A Russian MiG-31K caught fire during a flight near the Belarusian capital of Minsk, according to recent reports citing local residents near a military airfield, who reportedly heard a loud explosion.
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The incident was first reported by a Belarusian monitoring group “Belarusian Gayun,” which cited residents of the Molodechne District of the Minsk Region who heard a loud explosion in the sky that shook the windows of houses, both in the Molodechno and in the suburbs.
As per Belarusian Gayun, a MiG-31K with flight number RF-95194 suffered a fire in one of its two engines while flying overhead the Molodechno region. The explosion forced the aircraft to return to the Machulyshchi airfield urgently.
The cause of the explosion, according to Belarusian Gayun, was a phenomenon usually referred to as ‘engine surging,’ which occurs inside the compressor that compresses the air to increase its pressure before entering the combustion chamber.
The surge occurs when the airflow through the compressor stages is disrupted, which can result in a loss of engine thrust or engine failure, mechanical damage to engine components such as gas turbine and compressor blades or adjacent systems, and in some cases, even a fire or destruction of parts of the engine.
This is the second time this particular MiG-31K has caught fire. On December 25, this same MiG-31 with flight number RF-95194 experienced a fire in its engine while trying to take off from the airfield in Machulyshchy.
At the time, Belarusian Gayun reported that the fire may have rendered the aircraft inoperable shortly. The recent explosion in the aircraft mid-flight is suggestive of that.
The MiG-31 Armed With Kinzhal Hypersonic Missile
The MiG-31 ‘Foxhound’ is a long-range, two-seater supersonic interceptor aircraft. The MiG-31K is one of its variants capable of carrying the hypersonic Kh-47 Kinzhal (called ‘Dagger’ in Russian) missiles that Russia used in its attacks on Ukrainian targets early in its invasion.
The Kh-47 Kinzhal missile is said to have a range of 2000 kilometers. It can carry either a fragmentation warhead weighing approximately 499 kilograms or a 500-kiloton nuclear warhead, which is 33 times more powerful than the atomic bomb that was used to strike Hiroshima.
The missile can travel at 5-12 times the speed of sound and follows a flatter trajectory than a standard ballistic missile, leaving the air defenses with a short time to react. Also, the missile is difficult to intercept because of its ability to maneuver at all stages of its flight path.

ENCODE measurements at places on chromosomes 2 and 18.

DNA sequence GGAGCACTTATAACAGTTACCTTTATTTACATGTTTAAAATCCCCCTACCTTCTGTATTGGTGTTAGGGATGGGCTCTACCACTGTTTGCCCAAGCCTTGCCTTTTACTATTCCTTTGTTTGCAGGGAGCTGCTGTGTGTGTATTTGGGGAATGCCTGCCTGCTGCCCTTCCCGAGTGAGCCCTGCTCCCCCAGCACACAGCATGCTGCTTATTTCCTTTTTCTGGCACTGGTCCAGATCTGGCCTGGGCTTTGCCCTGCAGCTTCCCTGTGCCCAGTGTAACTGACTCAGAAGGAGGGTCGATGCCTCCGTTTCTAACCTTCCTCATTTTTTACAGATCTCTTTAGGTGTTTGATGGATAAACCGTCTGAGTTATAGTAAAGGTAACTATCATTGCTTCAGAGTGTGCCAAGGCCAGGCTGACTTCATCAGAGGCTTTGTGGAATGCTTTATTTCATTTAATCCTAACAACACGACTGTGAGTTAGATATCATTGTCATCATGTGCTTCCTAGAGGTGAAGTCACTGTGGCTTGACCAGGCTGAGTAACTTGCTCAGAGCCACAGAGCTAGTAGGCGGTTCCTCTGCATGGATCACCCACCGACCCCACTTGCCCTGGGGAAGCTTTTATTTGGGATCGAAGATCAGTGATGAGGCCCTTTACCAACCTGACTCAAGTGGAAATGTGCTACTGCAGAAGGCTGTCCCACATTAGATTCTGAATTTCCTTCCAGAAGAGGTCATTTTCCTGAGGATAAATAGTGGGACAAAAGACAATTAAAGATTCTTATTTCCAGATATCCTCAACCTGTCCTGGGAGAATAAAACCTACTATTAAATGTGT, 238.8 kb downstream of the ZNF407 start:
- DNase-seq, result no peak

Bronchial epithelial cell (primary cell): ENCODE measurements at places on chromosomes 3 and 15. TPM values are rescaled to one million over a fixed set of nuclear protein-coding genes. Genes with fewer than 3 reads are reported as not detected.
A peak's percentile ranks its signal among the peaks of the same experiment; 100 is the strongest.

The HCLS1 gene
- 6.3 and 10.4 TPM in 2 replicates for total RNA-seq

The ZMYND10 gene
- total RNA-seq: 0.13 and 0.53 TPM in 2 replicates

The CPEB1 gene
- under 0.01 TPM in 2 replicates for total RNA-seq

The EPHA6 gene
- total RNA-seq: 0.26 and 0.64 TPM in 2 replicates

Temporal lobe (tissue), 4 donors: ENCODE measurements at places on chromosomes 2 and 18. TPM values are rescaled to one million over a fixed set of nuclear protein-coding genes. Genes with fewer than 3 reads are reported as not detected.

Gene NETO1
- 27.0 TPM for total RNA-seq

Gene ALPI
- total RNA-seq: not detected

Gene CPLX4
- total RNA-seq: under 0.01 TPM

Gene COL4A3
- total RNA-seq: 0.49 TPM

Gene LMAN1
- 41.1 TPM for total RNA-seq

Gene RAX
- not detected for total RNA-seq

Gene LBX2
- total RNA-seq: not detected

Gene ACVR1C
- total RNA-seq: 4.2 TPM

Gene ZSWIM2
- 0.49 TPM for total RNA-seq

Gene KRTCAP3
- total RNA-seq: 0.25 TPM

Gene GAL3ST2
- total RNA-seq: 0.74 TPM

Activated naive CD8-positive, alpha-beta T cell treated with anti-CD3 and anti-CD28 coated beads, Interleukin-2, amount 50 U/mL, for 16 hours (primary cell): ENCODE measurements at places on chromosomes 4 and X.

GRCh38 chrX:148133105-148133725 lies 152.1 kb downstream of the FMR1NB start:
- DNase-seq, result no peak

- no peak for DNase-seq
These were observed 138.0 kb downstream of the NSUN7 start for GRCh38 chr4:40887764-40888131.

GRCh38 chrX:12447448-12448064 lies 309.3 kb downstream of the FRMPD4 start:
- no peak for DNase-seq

The missile can hit not only stationary targets with precision but also mobile targets with the help of a radar seeker.
The Kh-47M2 Kinzhal made headlines last year after Russia announced on March 19 that it had destroyed a weapons storage depot in the village of Deliatyn in the Ivano-Frankivsk region in western Ukraine using its Kinzhal hypersonic missiles, marking the first-ever use of a hypersonic weapon in combat.
US President Joe Biden, speaking about the missile at a conference with business leaders, said, “it’s almost impossible to stop it.”
The Kinzhal missile has to be employed using a high-altitude aircraft that can fly at high speeds. Therefore, the MiG-31, a Mach 3-capable air defense interceptor, is perfectly suitable to carry the missile.
As per a previous EurAsian Times report, the Russian Air Force is known to have a total of 252 MiG-31s in its inventory, of which 10 to 20 aircraft have been upgraded to fire Kinzhals.
Russia has also been increasingly deploying MiG-31Ks in the Kaliningrad Region as part of additional strategic deterrence measures against the West.
From Kaliningrad, a MiG-31 armed with a Kinzhal missile can strike most West European capitals like London, Paris, Rome, and many more, in a matter of 7-10 minutes.
Initially, it was the MiG-31BM that was intended to carry Kinzhal hypersonic missile, but MiG-31K was later selected as the carrier, according to Russian Defense Minister Sergei Shoigu.
Notably, the MiG-31BM has proven to be the most successful Russian aircraft in the ongoing Ukrainian conflict, as discussed at length previously by EurAsian Times. Currently, Russia has three regiments of the MiG-31BM, comprising around 90 operational units of the fighter type.